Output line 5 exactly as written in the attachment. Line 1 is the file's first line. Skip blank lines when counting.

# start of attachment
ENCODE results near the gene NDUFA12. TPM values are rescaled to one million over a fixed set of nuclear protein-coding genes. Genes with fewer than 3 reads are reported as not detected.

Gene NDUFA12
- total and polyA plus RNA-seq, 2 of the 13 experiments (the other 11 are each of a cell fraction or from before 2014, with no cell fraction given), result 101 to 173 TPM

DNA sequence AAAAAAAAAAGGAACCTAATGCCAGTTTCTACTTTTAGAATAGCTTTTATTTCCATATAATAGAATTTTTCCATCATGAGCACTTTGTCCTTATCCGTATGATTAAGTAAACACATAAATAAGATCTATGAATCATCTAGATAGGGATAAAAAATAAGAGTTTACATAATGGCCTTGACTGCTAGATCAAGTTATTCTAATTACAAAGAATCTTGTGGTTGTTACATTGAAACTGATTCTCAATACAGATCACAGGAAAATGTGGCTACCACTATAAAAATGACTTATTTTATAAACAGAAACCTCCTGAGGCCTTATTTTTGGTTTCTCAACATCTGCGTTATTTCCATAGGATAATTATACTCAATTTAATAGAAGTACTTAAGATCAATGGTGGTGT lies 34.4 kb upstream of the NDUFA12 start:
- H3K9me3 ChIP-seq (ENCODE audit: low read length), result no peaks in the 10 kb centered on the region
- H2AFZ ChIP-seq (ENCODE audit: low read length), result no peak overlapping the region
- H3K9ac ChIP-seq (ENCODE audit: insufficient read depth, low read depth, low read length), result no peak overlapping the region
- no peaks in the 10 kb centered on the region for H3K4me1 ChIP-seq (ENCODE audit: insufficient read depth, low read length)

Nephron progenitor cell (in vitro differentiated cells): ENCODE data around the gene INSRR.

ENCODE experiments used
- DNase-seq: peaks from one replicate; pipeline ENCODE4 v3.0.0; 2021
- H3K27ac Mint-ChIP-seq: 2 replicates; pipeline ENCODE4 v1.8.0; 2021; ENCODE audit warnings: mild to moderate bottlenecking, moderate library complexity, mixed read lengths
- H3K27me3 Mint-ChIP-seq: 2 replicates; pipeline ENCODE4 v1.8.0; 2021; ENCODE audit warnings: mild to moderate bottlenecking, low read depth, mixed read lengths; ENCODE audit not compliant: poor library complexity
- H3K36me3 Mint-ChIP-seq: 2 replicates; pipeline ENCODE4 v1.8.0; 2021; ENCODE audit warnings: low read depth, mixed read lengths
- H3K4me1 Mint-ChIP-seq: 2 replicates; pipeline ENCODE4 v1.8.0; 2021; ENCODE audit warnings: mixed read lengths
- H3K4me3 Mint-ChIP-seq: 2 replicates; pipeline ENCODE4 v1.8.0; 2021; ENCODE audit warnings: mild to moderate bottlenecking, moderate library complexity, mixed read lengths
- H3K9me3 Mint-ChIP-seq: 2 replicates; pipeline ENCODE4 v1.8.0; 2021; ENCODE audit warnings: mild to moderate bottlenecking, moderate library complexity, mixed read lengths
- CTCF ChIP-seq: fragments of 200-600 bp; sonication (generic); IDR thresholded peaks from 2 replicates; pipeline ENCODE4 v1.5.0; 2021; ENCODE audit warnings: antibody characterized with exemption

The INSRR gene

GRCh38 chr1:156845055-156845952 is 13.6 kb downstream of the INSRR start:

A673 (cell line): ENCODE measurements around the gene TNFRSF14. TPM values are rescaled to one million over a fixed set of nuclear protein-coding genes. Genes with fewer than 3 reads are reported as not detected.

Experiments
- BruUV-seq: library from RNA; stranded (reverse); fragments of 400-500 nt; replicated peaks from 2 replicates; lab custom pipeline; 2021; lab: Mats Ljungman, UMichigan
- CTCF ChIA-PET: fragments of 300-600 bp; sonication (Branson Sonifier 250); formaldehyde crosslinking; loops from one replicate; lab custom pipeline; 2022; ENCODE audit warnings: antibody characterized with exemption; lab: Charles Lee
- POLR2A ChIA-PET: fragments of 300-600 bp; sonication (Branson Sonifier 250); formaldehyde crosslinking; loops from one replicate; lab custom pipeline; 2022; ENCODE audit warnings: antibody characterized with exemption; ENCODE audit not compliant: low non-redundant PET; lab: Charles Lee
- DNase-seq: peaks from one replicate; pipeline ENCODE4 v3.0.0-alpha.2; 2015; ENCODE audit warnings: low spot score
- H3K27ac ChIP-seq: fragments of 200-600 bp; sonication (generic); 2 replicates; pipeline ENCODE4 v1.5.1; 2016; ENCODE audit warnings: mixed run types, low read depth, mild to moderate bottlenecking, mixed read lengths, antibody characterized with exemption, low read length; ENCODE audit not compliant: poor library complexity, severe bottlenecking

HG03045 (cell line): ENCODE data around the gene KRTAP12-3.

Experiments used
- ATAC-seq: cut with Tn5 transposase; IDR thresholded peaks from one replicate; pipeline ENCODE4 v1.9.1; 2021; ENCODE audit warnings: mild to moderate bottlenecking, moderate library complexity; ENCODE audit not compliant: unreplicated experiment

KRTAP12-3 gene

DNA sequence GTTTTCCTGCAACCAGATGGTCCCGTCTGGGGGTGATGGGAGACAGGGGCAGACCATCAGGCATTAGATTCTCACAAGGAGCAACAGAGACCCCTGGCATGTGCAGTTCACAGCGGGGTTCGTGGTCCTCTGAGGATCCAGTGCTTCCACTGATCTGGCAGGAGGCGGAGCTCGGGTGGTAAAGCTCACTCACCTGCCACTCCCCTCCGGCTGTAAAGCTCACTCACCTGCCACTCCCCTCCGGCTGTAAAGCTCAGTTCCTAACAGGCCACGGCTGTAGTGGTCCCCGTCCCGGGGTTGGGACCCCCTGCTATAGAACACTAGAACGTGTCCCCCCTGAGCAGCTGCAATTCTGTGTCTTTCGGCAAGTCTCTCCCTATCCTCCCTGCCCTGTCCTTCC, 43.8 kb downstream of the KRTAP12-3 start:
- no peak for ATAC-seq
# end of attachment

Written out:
- H3K9me3 ChIP-seq (ENCODE audit: low read length), result no peaks in the 10 kb centered on the region